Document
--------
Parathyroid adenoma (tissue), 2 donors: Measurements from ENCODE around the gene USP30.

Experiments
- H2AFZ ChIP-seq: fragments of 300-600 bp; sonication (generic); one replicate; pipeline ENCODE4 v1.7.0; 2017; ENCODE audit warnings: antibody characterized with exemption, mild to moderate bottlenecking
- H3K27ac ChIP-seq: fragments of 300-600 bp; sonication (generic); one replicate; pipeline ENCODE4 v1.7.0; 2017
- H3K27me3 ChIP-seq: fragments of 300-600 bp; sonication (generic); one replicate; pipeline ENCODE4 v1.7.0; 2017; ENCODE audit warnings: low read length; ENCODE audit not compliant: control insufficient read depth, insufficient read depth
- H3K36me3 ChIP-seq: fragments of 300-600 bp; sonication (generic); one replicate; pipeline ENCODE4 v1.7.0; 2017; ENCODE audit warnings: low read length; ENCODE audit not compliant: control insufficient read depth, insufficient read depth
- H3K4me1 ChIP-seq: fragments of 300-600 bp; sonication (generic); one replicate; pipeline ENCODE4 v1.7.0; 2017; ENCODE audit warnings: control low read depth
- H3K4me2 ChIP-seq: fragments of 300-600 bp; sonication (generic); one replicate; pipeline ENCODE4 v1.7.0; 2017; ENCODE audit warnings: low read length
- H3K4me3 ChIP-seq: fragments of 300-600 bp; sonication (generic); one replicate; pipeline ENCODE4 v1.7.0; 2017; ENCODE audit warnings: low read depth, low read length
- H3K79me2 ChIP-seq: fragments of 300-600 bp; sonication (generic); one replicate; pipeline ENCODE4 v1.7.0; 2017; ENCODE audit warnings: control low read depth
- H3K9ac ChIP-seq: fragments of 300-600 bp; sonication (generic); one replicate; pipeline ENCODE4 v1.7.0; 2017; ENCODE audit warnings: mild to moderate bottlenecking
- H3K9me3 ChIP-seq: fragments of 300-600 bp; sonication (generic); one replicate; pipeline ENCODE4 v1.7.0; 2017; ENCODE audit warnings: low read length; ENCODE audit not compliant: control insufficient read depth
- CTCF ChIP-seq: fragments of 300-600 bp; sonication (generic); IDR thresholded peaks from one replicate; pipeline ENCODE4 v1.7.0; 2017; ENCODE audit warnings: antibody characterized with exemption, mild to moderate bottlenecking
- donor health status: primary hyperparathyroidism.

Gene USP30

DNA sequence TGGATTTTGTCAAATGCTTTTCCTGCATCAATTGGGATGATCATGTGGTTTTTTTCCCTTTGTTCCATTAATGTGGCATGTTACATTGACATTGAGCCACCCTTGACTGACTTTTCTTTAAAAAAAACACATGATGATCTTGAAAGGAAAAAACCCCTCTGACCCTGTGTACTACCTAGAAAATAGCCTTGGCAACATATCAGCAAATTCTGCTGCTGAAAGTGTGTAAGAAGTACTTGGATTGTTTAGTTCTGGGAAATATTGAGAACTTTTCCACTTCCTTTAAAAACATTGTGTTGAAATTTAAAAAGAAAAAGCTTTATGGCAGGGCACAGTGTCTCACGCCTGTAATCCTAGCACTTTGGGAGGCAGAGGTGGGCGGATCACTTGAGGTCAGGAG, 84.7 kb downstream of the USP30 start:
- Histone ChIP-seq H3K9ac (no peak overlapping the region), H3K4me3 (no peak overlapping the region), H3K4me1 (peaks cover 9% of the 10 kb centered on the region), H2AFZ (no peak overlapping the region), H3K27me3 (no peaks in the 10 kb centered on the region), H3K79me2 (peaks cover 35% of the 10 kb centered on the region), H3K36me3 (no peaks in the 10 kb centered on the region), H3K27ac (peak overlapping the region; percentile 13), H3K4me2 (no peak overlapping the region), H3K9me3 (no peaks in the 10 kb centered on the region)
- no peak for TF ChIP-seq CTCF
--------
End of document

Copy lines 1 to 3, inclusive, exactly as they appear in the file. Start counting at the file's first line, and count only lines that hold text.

Parathyroid adenoma (tissue), 2 donors: Measurements from ENCODE around the gene USP30.

Experiments
- H2AFZ ChIP-seq: fragments of 300-600 bp; sonication (generic); one replicate; pipeline ENCODE4 v1.7.0; 2017; ENCODE audit warnings: antibody characterized with exemption, mild to moderate bottlenecking